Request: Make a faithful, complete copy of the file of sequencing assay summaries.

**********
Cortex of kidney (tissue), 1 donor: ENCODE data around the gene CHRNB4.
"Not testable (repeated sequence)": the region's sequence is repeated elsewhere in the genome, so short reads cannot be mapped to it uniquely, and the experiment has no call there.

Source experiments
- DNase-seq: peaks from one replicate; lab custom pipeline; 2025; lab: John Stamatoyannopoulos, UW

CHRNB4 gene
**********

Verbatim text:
Cortex of kidney (tissue), 1 donor: ENCODE data around the gene CHRNB4.
"Not testable (repeated sequence)": the region's sequence is repeated elsewhere in the genome, so short reads cannot be mapped to it uniquely, and the experiment has no call there.

Source experiments
- DNase-seq: peaks from one replicate; lab custom pipeline; 2025; lab: John Stamatoyannopoulos, UW

CHRNB4 gene